Saturday, January 10, 2009

The beginning of the dream

Our goal is clear. We want to pay off credit cards, school loans, and maybe even our mortgage so that we can buy a boat and, in five or six or seven years, sail: down the Intercoastal Waterway, to the Florida Keys, on to the Bahamas, and maybe even beyond.

If you look at our goal from a traditional perspective, it seems pretty crazy. We both have college degrees. We both work (a lot). We have a child. And bills. We're not rich. Shouldn't we dig in for the long haul, make enough money so that we can retire comfortably, send our kid to college, become grandparents, enjoy our golden years, and then, well, die? Isn't that kind of what we've been training ourselves to do?

We've tried hard to get enthused about this well-worn road, but both of us feel the urge to do something different. We've both had so many adventures - hiking the Appalachian Trail, backpacking in the Alps, living in Korea, camping in the deserts of the Southwestern U.S. - that we're addicted to the high of getting off the beaten path.

We've been focusing on this goal for less than a year. Last May, just after we'd purchased our house and moved in, Trent and I found ourselves wondering, Is this it? Are we going to be sitting here in front of the television in 10 years, doing the same thing? In 20 years? Sure, maybe we'll take some vacations, get a raise, upgrade to a larger home at some point, maybe buy some land...but where's the adventure?

That's when Trent said, "We should do something different. We should... sail around the world! Why not?"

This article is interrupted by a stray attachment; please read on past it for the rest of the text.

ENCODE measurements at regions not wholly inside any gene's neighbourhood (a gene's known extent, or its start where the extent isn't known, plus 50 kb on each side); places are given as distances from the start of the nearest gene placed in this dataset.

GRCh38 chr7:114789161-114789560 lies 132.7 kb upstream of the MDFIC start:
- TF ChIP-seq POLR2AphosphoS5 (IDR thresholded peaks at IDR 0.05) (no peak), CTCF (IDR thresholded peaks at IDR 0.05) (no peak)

That surprised me. Trent's usually a realist. I'm the crazy one with the cockamamie ideas, and such a thing had never even crossed my mind. I said, "But we don't know how to sail. It's dangerous. It's expensive. And we have a lot of debt, debt we won't be able to pay off for...forever. That's impossible." After all, we'd racked up a lot of credit card debt in the eight years we'd been married, and the balance remaining on our school loans seemed absolutely colossal.

The idea stuck with us, though, and the more I thought about it, the more it appealed to me. We came up with a tentative plan that started to look more and more realistic and doable: learn to sail. Go out to eat less, purchase less, spend less on things we don't need, distance ourselves from consumerism, and put more of our money into savings. With every day that passed, we became more devoted to this self-imposed pilgrimage to find and live out our dream. The beauty of it? No matter what, we'd be better off in five years - not just financially, but as a family, too, because we'd know how to work together in an effort to achieve a common goal.

Between May and December of 2008, we managed to...

-Pay off more than $12,000 in debt, including both of Susanne's credit cards
-Learn how to sail - Trent and I both earned our Basic Keelboat certification in September
-Set up 401K plans
-Put money into a "cruising kitty" - an account we're using to save up for a boat, which we hope to purchase outright, no financing

I'm convinced that without keeping our dream in sight, we would have never accomplished so much in such a short time. 

We're not especially unique people; we're not the kind of folks you'd really pay much attention to if you saw us at the local park or the grocery store. We're average. We both work from home. We both parent our 2-year-old son. We both run. We're a normal family with a middle-of-the-road income. But we don't buy into the idea that anyone has to live a typical life if he or she has a hankering for something more atypical. And neither of us believes we should be slaves to money, as we have been for a good long while by now.

The more we work toward our goal, the freer we feel - little by little. We're confident we can make our sailing dreams happen, but if for whatever reasons we do not, we're confident we'll be better off for this effort.


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